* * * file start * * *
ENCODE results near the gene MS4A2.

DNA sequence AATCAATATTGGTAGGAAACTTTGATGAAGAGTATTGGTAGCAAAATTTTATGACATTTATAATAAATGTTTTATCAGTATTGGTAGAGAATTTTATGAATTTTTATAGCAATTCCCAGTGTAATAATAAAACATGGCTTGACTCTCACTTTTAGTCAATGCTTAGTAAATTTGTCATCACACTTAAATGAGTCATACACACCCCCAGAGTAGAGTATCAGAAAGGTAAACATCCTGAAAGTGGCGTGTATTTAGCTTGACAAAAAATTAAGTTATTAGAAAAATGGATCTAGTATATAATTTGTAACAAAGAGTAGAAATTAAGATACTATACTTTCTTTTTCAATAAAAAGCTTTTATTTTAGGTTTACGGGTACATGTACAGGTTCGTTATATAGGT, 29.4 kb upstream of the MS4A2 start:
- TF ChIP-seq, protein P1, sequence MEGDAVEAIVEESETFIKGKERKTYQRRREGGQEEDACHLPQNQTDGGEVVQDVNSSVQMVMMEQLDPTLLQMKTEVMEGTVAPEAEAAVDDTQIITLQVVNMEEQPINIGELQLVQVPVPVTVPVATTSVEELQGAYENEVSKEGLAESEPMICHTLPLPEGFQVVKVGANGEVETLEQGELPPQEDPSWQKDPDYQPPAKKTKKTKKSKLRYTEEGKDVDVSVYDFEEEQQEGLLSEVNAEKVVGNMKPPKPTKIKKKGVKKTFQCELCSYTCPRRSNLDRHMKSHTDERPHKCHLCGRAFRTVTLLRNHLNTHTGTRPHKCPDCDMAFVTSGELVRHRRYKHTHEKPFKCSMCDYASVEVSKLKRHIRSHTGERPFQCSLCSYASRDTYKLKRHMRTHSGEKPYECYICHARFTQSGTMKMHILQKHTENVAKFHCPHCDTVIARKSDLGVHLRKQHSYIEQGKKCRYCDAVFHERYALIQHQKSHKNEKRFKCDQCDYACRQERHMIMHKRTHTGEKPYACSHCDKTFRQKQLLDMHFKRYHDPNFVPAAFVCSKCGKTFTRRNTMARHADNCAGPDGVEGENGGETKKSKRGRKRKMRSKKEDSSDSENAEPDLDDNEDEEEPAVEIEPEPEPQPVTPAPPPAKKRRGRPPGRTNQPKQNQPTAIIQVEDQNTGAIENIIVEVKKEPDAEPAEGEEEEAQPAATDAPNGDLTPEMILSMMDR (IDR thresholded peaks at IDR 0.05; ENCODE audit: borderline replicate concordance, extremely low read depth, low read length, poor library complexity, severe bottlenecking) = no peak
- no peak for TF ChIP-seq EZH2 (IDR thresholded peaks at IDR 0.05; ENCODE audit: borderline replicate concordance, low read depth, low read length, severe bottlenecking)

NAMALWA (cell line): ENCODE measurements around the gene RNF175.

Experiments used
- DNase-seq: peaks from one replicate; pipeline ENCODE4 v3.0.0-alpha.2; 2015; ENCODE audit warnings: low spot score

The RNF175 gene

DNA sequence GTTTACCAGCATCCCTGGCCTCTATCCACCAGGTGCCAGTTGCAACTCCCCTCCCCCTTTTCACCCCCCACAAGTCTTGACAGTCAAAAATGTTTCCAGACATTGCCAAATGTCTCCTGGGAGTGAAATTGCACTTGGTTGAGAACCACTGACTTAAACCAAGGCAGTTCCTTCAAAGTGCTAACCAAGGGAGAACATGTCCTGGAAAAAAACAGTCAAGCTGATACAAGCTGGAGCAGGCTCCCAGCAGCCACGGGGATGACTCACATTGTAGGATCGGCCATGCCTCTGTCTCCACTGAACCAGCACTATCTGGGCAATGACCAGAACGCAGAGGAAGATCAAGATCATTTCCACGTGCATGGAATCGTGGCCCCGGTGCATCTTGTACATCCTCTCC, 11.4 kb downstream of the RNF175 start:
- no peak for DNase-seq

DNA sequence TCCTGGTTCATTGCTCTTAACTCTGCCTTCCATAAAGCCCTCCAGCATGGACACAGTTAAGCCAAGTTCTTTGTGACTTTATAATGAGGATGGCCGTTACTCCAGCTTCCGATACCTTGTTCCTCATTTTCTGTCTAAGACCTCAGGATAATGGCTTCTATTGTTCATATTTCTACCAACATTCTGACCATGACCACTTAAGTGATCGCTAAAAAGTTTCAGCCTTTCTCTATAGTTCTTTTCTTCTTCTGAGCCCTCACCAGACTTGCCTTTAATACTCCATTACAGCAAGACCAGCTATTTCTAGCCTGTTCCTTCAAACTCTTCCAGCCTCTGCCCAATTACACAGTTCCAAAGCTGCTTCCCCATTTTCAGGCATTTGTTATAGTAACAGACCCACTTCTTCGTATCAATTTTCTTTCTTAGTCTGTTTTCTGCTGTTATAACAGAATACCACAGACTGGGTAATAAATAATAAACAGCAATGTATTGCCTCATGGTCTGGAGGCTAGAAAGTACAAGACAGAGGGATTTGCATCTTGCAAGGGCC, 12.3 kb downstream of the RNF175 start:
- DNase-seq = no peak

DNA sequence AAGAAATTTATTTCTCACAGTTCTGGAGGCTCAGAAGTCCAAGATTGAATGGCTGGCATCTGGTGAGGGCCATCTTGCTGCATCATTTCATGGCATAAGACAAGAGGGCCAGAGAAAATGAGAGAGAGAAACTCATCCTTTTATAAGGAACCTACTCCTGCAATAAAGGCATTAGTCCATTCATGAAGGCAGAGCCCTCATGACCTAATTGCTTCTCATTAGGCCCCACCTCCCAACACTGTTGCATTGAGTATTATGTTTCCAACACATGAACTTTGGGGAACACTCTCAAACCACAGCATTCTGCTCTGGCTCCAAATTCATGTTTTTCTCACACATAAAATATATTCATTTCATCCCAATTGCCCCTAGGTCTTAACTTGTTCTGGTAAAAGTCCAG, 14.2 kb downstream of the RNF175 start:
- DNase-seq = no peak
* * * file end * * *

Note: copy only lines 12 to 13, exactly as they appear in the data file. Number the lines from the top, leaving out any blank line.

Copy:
- DNase-seq = no peak

DNA sequence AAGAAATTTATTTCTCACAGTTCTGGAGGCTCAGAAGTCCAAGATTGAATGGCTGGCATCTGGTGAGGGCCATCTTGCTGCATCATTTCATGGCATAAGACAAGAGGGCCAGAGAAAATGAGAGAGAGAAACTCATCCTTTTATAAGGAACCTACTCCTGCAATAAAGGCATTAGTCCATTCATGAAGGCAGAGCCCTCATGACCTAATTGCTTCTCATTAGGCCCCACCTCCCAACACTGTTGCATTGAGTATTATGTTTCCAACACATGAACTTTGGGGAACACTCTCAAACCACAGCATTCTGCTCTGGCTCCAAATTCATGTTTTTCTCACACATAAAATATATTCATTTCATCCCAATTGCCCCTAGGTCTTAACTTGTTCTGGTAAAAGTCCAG, 14.2 kb downstream of the RNF175 start: